‘King’ of court crowned

LeBron James is named AP Male Ath­lete of Year

China Daily (Hong Kong) - - FRONT PAGE - By AS­SO­CI­ATED PRESS in Cleve­land

LeBron James was jolted for­ward when the mas­sive crowd swelled from the side­walks and into Cleve­land’s streets, sur­round­ing the con­vert­ible car­ry­ing him and his fam­ily on a bright June af­ter­noon.

That wasn’t sup­posed to hap­pen.

James looked at his wife, Sa­van­nah, their baby daugh­ter and two sons and feared for their safety.

“We were kind of afraid for a se­cond,” James said.

Scan­ning the crowd, James spot­ted peo­ple dan­gling from lamp posts and traf­fic lights, even a few strad­dling win­dow ledges to get a glimpse of the cham­pion Cava­liers, who were be­ing hon­ored with a once-in-a-gen­er­a­tion down­town pa­rade af­ter their come­back in the NBA Fi­nals.

James was awe-struck, and any con­cerns quickly melted away when he looked at the spec­ta­tors’ faces and saw only smiles, laugh­ter and tears of joy.

“Every­body was just re­joic­ing in grace and hap­pi­ness,” James said, fondly re­flect­ing on the pic­ture-per­fect day when Cleve­land was trans­formed into a gi­ant block party.

“It was more than I could have ever imag­ined. It was un­for­get­table, un­be­liev­able.”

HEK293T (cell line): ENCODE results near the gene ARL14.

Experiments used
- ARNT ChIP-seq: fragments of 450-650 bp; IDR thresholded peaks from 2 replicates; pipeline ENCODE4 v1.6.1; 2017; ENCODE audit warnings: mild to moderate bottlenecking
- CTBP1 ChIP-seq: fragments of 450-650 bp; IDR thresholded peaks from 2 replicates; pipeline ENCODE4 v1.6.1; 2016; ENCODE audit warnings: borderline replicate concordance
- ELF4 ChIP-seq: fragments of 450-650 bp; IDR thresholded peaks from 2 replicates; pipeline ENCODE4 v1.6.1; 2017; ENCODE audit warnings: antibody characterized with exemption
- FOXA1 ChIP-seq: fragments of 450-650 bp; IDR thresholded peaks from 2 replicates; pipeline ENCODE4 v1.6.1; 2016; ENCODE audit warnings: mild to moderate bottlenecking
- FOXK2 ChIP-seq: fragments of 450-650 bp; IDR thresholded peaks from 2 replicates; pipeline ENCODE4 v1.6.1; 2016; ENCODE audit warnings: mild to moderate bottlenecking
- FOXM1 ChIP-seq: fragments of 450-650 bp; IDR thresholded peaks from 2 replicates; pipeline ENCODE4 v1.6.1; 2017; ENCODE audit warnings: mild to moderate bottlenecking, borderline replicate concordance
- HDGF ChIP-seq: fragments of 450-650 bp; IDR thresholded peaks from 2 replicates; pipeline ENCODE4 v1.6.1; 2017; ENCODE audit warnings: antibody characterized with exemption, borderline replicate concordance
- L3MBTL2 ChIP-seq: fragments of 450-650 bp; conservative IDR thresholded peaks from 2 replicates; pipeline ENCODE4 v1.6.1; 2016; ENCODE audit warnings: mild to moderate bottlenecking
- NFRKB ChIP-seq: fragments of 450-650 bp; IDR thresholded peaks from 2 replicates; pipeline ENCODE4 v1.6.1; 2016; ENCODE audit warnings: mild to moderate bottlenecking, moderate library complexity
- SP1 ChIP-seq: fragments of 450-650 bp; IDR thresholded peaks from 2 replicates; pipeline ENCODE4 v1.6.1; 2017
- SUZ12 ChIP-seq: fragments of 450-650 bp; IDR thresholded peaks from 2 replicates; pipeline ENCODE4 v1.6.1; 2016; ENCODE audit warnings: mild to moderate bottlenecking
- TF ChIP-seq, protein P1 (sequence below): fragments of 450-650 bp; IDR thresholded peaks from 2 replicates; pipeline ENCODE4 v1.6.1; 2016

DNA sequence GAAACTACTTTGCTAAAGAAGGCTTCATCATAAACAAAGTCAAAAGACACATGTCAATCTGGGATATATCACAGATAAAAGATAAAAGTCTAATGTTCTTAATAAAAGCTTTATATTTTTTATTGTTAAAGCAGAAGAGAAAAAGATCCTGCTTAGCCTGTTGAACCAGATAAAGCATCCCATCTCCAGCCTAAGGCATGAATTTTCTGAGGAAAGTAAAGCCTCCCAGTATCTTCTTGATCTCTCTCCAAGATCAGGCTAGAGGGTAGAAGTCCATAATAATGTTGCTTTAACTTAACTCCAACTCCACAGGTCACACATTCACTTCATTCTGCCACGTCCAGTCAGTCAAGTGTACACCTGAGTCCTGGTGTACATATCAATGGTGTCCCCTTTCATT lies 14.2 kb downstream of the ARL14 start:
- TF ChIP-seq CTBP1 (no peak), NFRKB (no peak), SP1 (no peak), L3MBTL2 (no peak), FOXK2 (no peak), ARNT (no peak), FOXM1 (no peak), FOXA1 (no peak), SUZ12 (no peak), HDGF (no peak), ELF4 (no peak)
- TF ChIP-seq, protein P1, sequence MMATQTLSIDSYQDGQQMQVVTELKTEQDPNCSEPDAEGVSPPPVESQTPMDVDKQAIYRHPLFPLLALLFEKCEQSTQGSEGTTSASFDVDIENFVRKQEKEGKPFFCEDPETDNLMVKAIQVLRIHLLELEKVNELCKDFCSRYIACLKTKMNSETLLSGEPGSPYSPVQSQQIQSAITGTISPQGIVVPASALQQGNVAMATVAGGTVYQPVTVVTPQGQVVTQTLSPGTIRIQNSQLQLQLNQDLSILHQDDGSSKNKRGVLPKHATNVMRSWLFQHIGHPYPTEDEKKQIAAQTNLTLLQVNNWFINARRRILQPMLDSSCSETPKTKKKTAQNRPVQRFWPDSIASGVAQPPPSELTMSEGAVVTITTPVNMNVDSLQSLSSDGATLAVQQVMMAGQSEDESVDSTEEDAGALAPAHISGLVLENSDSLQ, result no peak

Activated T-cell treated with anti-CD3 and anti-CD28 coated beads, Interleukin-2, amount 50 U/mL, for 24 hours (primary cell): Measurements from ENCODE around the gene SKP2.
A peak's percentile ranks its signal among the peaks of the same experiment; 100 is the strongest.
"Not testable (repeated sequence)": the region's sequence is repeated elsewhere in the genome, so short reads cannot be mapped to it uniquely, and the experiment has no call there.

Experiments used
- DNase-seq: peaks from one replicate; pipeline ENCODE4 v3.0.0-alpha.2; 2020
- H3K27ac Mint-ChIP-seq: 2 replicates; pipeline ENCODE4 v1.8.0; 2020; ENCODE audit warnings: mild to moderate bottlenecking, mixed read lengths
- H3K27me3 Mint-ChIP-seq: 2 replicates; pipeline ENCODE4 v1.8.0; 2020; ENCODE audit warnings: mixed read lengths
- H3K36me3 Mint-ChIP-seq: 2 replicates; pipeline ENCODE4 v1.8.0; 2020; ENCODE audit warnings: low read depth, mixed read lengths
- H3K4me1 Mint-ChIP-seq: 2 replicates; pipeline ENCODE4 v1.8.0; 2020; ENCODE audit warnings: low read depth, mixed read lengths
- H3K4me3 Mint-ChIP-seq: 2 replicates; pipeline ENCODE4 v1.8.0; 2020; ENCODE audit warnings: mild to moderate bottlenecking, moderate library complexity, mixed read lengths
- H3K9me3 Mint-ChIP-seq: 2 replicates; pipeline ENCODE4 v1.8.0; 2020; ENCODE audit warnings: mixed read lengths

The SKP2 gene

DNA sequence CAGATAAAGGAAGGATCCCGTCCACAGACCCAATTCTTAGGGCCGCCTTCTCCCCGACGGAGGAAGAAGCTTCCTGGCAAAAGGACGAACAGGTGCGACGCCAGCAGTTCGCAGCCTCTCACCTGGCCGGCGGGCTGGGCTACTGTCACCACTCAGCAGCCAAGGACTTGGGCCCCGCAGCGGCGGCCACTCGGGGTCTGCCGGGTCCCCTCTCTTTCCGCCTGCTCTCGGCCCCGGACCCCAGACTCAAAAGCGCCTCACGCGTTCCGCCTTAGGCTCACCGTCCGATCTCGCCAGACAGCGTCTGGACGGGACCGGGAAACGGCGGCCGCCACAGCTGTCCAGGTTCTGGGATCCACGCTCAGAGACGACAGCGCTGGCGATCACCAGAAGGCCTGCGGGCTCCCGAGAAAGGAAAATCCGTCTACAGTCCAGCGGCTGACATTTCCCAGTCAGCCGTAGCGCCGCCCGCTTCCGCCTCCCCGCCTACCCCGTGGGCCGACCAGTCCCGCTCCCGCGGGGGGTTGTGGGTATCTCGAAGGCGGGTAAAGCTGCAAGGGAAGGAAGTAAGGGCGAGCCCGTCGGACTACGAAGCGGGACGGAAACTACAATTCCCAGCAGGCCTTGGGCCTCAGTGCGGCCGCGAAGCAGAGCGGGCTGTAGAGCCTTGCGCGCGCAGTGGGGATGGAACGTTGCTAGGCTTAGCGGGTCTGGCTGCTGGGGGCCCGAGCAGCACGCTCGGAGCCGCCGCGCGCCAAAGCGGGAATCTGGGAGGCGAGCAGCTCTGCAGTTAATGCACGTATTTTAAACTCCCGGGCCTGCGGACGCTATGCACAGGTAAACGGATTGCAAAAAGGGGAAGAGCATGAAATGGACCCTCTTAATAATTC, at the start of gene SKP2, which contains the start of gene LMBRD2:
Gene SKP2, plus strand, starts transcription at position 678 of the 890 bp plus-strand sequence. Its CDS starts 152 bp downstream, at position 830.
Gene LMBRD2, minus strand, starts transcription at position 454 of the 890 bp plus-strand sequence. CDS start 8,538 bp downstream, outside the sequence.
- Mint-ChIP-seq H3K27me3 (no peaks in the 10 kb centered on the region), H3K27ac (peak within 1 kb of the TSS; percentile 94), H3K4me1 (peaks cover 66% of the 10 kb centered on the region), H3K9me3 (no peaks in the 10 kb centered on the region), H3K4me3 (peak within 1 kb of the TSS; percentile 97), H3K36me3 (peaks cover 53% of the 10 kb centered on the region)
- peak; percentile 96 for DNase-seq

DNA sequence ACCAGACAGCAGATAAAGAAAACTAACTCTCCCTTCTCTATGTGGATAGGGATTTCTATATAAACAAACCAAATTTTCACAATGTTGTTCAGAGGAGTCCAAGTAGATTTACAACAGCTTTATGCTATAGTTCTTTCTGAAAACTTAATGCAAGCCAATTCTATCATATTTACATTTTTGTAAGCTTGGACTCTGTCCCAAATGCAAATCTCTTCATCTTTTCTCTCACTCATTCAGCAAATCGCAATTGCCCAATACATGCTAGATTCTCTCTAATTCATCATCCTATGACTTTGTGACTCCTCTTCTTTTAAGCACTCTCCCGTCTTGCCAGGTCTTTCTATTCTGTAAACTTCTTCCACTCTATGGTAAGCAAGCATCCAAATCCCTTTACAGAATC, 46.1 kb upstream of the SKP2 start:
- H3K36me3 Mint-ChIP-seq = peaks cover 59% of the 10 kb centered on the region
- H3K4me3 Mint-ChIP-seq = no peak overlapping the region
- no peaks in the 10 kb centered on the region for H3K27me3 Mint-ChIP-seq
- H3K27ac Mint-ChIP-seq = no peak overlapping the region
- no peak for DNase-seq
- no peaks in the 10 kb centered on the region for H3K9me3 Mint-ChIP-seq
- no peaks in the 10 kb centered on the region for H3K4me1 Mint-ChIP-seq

And he had made it pos­si­ble.

James, who ended 52 years of sports heartache by bring­ing Cleve­land a cham­pi­onship and used his su­per­star plat­form to ad­dress so­cial causes, was cho­sen as As­so­ci­ated Press Male Ath­lete of the Year, an award he also won in 2013.

Re­sults of the vote by 59 ed­i­tors from AP mem­ber news­pa­pers and cus­tomers were an­nounced on Tues­day.

James col­lected 24 first­place votes, beat­ing out a pair of Olympic leg­ends: Michael Phelps (16) and Usain Bolt (9), the fastest men in wa­ter and on land who are not ac­cus­tomed to fin­ish­ing be­hind any­one.

Chicago Cubs third base­man Kris Bryant, the NL MVP who led his team to its first World Se­ries ti­tle since 1908, tied for fourth with Golden State star guard Stephen Curry, last year’s win­ner.

Cris­tiano Ron­aldo, Von Miller and Andy Murray also re­ceived some votes.

James joined Michael Jor­dan as the only NBA play­ers to win twice. Jor­dan won it three straight years from 1991-94.

US Olympic gym­nast Si­mone Biles was named AP’s top fe­male ath­lete on Mon­day.

A ra­bid sports fan, James was flat­tered to be in the same class with Phelps, the 23-time gold medal­ist who added five more to his record col­lec­tion at the Rio Olympics.

“To be that dom­i­nant in your re­spec­tive sport, to see what he’s been able to do over the years, what he does in that wa­ter, man, it’s tremen­dous and very in­spir­ing,” James said.

“When you have that type of ten­ure to be able to dom­i­nate, when you know that the en­tire com­pe­ti­tion is gear­ing up to beat you — and only you — and you’re still able to come away No 1 or al­ways be at the top of the food chain, that’s so spe­cial.”

That James re­ceived the honor in an Olympic year un­der­scores the weight of his ac­com­plish­ments.

His third NBA crown was for Cleve­land, de­liv­er­ing on a prom­ise he made to a city that hadn’t cel­e­brated a ma­jor cham­pi­onship since 1964 and had en­dured many tor­tur­ous sports mo­ments since.